Shan Wang’s new material could enable more efficient magnet-based computer memory
The metallic compound could bring more efficient forms of computer memory to commercialization, reducing computing’s carbon footprint, enabling faster processing, and allowing AI training to happen on individual devices instead of remote servers.
Over the last decade, with the introduction of increasingly complex artificial intelligence (AI) technologies, the demand for computing power has risen exponentially. New, energy-efficient hardware designs could help meet this demand while reducing computing’s energy use, supporting faster processing, and allowing AI training to take place within the device itself.
“In my opinion, we have already transitioned from the internet era to the AI era,” says EE Professor Shan Wang. “We want to enable AI on edge – training locally on your home computer, phone, or smartwatch – for things like heart attack detection or speech recognition. To do that, you need a very fast, non-volatile memory.”
Shan and his colleagues recently found a material that could bring a new type of memory closer to commercialization. Their paper, “Observation of anti-damping spin–orbit torques generated by in-plane and out-of-plane spin polarizations in MnPd3,” published in Nature Materials, the researchers demonstrated that a thin layer of a metallic compound called manganese palladium three had the necessary properties to facilitate a form of working memory that stores data in electron spin directions. This method of memory storage, known as spin orbit torque magnetoresistive random access memory or SOT-MRAM, has the potential to store data more quickly and efficiently than current methods, which store data using electric charge and require a continuous power input to maintain that data.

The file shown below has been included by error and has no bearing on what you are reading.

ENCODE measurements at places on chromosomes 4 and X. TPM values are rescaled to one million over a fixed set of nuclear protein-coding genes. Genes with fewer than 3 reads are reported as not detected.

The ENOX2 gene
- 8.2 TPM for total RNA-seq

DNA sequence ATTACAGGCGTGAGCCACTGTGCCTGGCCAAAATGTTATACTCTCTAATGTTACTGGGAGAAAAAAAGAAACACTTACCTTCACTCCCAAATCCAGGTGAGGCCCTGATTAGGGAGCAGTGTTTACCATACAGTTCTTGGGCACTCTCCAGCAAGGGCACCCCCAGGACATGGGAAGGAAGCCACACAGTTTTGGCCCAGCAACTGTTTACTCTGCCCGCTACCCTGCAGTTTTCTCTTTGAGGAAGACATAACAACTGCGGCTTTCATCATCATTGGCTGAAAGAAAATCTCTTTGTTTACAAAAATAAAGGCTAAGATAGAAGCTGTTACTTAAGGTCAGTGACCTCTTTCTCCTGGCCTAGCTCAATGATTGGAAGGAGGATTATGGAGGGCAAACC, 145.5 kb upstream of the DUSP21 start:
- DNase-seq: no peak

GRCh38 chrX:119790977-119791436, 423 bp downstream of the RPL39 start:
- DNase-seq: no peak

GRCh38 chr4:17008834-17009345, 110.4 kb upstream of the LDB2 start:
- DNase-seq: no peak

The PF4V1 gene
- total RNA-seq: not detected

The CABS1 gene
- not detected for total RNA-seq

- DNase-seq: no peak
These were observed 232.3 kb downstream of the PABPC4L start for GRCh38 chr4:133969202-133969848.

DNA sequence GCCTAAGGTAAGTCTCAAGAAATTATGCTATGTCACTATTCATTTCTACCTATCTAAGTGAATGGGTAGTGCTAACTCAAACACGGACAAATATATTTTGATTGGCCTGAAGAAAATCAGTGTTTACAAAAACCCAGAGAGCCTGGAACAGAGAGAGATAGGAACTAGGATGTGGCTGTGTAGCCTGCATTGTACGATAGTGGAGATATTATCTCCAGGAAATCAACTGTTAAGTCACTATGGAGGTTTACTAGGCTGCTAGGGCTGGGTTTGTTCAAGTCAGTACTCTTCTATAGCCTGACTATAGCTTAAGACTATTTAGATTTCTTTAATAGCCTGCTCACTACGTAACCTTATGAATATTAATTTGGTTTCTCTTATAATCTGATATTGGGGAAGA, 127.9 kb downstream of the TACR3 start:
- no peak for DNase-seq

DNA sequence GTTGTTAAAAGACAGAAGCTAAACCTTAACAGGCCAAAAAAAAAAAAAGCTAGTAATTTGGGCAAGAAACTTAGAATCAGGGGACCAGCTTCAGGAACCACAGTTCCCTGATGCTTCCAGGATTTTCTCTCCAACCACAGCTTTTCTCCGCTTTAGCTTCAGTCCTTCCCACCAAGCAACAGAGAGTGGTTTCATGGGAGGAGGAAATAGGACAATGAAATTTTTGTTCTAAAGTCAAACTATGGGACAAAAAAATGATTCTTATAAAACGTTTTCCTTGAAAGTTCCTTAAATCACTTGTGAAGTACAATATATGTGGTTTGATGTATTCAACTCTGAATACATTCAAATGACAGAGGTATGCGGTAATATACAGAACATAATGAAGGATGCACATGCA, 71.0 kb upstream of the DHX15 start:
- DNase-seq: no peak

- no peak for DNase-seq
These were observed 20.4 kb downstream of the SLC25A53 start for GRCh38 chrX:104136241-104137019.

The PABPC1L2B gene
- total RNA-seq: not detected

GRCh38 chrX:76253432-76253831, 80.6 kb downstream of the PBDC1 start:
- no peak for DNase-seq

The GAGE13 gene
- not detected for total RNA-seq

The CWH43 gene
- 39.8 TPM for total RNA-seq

Shan reports, “We’ve provided a basic building block for future energy-efficient storage elements. It’s very foundational, but it’s a breakthrough.”
Excerpted from Stanford News, "A new material could enable more efficient magnet-based computer memory.”